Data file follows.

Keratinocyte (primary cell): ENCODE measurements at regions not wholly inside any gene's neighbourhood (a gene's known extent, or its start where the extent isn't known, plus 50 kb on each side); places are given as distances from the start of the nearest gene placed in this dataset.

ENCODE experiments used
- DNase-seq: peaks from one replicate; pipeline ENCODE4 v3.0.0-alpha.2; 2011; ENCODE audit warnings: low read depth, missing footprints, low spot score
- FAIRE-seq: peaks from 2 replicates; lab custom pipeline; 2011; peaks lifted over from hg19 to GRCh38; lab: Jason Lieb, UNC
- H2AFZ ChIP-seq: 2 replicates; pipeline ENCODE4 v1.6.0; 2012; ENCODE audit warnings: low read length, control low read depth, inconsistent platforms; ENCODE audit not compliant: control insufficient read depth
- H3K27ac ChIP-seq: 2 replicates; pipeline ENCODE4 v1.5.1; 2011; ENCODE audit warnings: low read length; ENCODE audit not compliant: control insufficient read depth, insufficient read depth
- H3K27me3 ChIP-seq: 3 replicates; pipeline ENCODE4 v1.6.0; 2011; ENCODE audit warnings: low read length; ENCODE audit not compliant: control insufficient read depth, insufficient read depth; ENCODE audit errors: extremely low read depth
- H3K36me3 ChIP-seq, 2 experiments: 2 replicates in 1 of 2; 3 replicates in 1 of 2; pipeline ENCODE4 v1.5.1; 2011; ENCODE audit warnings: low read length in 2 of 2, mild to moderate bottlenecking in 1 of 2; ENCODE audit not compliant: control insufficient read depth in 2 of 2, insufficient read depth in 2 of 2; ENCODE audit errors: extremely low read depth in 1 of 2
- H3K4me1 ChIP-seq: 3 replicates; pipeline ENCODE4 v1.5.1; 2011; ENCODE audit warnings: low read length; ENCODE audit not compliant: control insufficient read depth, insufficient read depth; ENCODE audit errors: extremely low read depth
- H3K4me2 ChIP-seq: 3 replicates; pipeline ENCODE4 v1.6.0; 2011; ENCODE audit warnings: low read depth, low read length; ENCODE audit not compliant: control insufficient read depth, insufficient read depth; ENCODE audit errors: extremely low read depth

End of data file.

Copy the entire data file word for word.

Keratinocyte (primary cell): ENCODE measurements at regions not wholly inside any gene's neighbourhood (a gene's known extent, or its start where the extent isn't known, plus 50 kb on each side); places are given as distances from the start of the nearest gene placed in this dataset.

ENCODE experiments used
- DNase-seq: peaks from one replicate; pipeline ENCODE4 v3.0.0-alpha.2; 2011; ENCODE audit warnings: low read depth, missing footprints, low spot score
- FAIRE-seq: peaks from 2 replicates; lab custom pipeline; 2011; peaks lifted over from hg19 to GRCh38; lab: Jason Lieb, UNC
- H2AFZ ChIP-seq: 2 replicates; pipeline ENCODE4 v1.6.0; 2012; ENCODE audit warnings: low read length, control low read depth, inconsistent platforms; ENCODE audit not compliant: control insufficient read depth
- H3K27ac ChIP-seq: 2 replicates; pipeline ENCODE4 v1.5.1; 2011; ENCODE audit warnings: low read length; ENCODE audit not compliant: control insufficient read depth, insufficient read depth
- H3K27me3 ChIP-seq: 3 replicates; pipeline ENCODE4 v1.6.0; 2011; ENCODE audit warnings: low read length; ENCODE audit not compliant: control insufficient read depth, insufficient read depth; ENCODE audit errors: extremely low read depth
- H3K36me3 ChIP-seq, 2 experiments: 2 replicates in 1 of 2; 3 replicates in 1 of 2; pipeline ENCODE4 v1.5.1; 2011; ENCODE audit warnings: low read length in 2 of 2, mild to moderate bottlenecking in 1 of 2; ENCODE audit not compliant: control insufficient read depth in 2 of 2, insufficient read depth in 2 of 2; ENCODE audit errors: extremely low read depth in 1 of 2
- H3K4me1 ChIP-seq: 3 replicates; pipeline ENCODE4 v1.5.1; 2011; ENCODE audit warnings: low read length; ENCODE audit not compliant: control insufficient read depth, insufficient read depth; ENCODE audit errors: extremely low read depth
- H3K4me2 ChIP-seq: 3 replicates; pipeline ENCODE4 v1.6.0; 2011; ENCODE audit warnings: low read depth, low read length; ENCODE audit not compliant: control insufficient read depth, insufficient read depth; ENCODE audit errors: extremely low read depth